He­lena grew up on an is­land in the Dan­ish cap­i­tal of Copen­hagen, with a fam­ily that en­cour­aged a healthy life­style – “I was brought up with home cook­ing, lots of vegetable juices and smooth­ies” – and a love of na­ture.

“I am a to­tal sucker for the out­doors,” she says. “It’s su­per im­por­tant for me to be sur­rounded by na­ture and near wa­ter. It can be an ocean, a river, a lake. If there’s wa­ter, I need to be in it and it doesn’t mat­ter how cold it is. I could never get into a cold pool, but I will get straight into a freez­ing river and splash around in it. That’s when I feel the most alive. That’s when I feel I have my fin­ger on the pulse of life.

“It’s pretty crazy how we’re born and then we live and then we die. It’s such a short mo­ment in time and time goes so fast. Peo­ple are al­ways say­ing, ‘Oh, that sum­mer went by so fast.’

But when I’m in na­ture, I feel like time is ac­tu­ally stop­ping. Be­ing in na­ture, for me, is prob­a­bly the most spir­i­tual I’ll feel. You’re out there, feel­ing very calm and still, and you can hear life breathe. I think that’s when you feel most con­nected to your­self and that’s what’s spir­i­tual about it. At the end of the day, I think spir­i­tu­al­ity is mostly

“An ocean, a river, a lake... If there’s wa­ter, I need to be in it and it doesn’t mat­ter how cold it is. That’s when I feel the most alive.”

about be­ing very hon­est with and close to your­self.”

Min­gus, who is 17 and in his fi­nal year of high school, has in­her­ited his mother’s affin­ity with the great out­doors. He and He­lena live in New York City with her part­ner, Paul Banks, the gui­tarist/vo­cal­ist with the band In­ter­pol, but they have a weekender in the Catskills and Min­gus is keen to go up there as of­ten as he can.

“He ac­tu­ally craves it,” He­lena says. “He will ask me, ‘Can we go up­state? I re­ally need to be in the coun­try­side, in na­ture.’ He has been this way since he was very lit­tle. I love city kids and I love the way city kids can be so cool and in­de­pen­dent, and have this edge to them be­cause they’re out there in the gritty city, but ab­so­lutely, there has to be a bal­ance and time with na­ture. We’ve al­ways taken Min­gus out to the coun­try­side.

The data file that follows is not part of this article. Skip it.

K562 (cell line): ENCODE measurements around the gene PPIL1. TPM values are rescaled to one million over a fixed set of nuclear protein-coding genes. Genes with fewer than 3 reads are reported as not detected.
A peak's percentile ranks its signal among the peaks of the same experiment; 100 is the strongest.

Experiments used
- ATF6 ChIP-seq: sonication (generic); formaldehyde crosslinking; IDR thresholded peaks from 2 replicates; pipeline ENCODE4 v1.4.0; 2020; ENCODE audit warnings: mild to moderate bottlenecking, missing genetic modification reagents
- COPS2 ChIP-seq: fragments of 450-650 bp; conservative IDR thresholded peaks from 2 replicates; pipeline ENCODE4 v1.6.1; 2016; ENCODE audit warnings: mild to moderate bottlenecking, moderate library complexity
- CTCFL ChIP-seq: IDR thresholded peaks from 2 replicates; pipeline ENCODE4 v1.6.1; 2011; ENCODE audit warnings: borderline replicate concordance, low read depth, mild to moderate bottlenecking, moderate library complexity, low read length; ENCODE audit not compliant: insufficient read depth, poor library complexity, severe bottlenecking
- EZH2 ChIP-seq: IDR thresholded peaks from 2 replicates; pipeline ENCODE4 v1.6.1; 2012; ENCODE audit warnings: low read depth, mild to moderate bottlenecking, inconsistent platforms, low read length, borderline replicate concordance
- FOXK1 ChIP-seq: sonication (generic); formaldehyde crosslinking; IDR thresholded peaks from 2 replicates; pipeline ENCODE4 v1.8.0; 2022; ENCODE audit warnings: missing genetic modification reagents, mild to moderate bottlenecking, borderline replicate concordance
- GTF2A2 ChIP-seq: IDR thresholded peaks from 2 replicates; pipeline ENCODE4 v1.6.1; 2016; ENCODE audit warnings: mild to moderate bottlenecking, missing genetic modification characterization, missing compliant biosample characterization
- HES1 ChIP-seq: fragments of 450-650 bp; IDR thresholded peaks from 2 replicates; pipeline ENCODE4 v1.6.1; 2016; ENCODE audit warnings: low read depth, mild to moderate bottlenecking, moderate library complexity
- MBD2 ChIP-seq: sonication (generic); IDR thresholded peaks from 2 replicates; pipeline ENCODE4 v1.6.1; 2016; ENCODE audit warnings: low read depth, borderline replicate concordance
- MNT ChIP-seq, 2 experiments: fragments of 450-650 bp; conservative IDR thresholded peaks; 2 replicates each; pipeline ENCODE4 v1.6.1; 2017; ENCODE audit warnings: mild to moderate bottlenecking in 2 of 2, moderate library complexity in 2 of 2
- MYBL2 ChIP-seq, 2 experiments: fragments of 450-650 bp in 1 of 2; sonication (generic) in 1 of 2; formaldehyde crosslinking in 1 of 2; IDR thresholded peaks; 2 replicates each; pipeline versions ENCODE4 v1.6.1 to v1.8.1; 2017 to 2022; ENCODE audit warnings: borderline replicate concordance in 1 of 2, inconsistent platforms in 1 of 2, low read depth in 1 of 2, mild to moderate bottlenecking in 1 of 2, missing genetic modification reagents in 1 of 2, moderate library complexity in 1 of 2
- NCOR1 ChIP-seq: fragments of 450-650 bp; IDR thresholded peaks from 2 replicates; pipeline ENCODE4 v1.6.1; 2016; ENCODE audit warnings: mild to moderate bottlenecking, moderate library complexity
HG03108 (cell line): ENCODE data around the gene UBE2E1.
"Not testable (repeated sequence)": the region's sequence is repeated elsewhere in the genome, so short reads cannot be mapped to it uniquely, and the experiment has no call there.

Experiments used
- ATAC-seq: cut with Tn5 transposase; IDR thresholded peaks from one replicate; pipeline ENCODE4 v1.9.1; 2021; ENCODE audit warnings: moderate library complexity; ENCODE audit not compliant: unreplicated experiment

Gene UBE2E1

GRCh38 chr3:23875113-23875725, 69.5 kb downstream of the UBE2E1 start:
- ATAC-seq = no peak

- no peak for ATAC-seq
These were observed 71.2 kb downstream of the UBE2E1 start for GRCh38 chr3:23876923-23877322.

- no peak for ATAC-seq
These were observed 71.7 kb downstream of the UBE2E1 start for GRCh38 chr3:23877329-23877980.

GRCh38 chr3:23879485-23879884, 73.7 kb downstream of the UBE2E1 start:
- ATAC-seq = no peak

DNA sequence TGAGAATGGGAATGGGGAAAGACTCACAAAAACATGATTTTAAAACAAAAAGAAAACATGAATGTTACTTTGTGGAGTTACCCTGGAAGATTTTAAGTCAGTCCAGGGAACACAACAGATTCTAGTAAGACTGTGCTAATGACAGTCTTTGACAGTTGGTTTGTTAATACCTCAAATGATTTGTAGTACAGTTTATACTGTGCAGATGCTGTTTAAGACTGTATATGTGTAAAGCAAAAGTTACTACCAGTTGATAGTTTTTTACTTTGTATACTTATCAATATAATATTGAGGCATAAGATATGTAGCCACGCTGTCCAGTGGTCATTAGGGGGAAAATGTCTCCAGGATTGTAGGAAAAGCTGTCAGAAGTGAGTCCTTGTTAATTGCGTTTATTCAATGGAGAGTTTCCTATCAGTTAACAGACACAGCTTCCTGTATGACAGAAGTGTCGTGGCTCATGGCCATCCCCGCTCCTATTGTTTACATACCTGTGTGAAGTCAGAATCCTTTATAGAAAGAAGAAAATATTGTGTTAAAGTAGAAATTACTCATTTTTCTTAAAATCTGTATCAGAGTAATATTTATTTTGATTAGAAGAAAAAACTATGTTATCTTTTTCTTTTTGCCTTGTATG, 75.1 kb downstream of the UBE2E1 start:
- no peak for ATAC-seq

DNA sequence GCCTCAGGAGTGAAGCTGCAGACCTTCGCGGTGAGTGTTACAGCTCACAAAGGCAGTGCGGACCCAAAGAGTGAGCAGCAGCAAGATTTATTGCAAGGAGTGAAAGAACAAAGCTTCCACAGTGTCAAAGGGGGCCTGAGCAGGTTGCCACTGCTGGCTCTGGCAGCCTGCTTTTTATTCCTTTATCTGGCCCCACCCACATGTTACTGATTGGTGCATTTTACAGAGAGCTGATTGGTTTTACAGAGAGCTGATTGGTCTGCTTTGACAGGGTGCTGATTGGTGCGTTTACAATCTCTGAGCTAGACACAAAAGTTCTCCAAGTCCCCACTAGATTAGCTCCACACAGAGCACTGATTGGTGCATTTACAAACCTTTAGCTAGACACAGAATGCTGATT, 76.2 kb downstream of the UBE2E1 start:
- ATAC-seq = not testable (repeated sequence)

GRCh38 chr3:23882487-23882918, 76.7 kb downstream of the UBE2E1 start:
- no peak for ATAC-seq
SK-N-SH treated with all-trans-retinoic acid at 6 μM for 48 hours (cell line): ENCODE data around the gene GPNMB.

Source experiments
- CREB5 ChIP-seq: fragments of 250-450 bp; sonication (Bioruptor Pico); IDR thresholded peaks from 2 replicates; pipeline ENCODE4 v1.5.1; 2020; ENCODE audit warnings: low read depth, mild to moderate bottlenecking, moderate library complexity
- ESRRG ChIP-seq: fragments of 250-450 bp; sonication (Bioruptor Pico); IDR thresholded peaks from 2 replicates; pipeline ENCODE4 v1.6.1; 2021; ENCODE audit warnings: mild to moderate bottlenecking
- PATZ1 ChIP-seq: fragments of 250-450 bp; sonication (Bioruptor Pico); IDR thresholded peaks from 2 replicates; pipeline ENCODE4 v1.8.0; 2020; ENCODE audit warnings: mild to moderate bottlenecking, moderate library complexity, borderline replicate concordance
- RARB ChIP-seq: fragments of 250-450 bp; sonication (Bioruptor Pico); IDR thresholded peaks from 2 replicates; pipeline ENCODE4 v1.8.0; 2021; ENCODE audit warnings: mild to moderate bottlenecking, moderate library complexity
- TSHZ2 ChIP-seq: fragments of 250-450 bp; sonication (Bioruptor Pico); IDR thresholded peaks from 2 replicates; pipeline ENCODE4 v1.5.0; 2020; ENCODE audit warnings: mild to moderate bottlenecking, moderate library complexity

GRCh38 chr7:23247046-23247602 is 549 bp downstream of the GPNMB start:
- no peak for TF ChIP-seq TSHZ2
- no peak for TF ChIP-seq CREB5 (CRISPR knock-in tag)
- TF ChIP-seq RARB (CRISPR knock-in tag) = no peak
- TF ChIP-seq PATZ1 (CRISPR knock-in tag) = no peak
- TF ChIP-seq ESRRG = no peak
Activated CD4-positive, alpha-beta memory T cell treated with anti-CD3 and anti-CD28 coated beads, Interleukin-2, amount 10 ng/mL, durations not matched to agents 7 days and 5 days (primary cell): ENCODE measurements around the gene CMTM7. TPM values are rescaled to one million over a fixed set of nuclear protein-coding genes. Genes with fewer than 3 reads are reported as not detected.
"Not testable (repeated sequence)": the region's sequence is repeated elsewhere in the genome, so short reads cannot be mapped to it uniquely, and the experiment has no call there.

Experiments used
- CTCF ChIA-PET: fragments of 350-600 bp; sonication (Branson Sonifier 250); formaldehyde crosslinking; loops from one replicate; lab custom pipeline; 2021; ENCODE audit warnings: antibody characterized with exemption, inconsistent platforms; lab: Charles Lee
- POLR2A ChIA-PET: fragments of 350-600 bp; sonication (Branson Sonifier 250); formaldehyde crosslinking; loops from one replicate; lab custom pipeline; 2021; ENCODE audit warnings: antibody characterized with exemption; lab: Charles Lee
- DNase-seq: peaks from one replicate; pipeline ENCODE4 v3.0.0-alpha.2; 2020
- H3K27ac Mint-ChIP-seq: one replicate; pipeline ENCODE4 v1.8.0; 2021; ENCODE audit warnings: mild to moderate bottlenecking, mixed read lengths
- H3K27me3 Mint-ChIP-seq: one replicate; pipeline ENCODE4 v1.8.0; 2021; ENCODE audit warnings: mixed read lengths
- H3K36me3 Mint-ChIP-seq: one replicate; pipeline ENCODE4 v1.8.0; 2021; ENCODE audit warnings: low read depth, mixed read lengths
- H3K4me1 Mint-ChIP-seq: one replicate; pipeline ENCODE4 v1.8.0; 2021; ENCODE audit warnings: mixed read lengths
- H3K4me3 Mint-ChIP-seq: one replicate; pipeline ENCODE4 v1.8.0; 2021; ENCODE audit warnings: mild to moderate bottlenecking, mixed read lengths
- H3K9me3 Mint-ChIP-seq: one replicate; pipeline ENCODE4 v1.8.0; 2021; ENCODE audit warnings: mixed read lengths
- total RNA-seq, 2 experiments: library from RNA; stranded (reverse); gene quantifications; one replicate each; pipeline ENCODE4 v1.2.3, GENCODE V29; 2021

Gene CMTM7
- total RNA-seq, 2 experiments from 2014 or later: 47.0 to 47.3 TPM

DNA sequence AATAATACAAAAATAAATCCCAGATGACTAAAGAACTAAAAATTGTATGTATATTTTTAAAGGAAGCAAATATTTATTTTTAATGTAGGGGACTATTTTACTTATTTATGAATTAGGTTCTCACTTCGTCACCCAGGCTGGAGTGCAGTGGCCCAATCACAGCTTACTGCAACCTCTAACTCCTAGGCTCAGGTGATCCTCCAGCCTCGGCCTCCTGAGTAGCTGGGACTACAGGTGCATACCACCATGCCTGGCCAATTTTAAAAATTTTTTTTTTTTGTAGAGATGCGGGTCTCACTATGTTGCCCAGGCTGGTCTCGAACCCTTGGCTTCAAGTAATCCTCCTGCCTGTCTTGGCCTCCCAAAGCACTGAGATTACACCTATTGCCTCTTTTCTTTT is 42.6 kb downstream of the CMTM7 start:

“He spent a lot of time by the ocean when he was lit­tle and he has a huge love for an­i­mals. He was catch­ing lizards and frogs and snakes since he could crawl, and he ba­si­cally still is. So he is very much a child of the time and he is con­nected with technology and the dig­i­tal world, but I don’t feel wor­ried about that be­cause I think he also has a need to dis­tance him­self in a very well-bal­anced way.”

Next year, Min­gus will go to col­lege (he wants to study film) and He­lena, who gave up full-time mod­el­ling when her son was born to fo­cus more of her en­ergy on moth­er­hood, hopes to do some trav­el­ling.

“I’ve moved so fast through so many dif­fer­ent coun­tries and I don’t feel that I’ve ex­pe­ri­enced ev­ery­thing those places have to of­fer,” she says. “So I would like to go back now and stay for two or three months, and re­ally in­te­grate my­self with the peo­ple, the cul­ture, the daily life, the rou­tines.”

The first stop on the itin­er­ary is Den­mark for the fes­tive sea­son. “We al­ways go home for Christ­mas,” she says with a smile, “and this year, we’re ac­tu­ally go­ing to spend Christ­mas in the coun­try­side. Hope­fully, we will be in the snow, but you never know with the cli­mate th­ese days. It could be a bright, sunny day.”

He­lena with her 100-yearold Grandma K etty.

ABOVE: He­lena and son Min­gus with their minia­ture Australian Shep­herd, Kuma.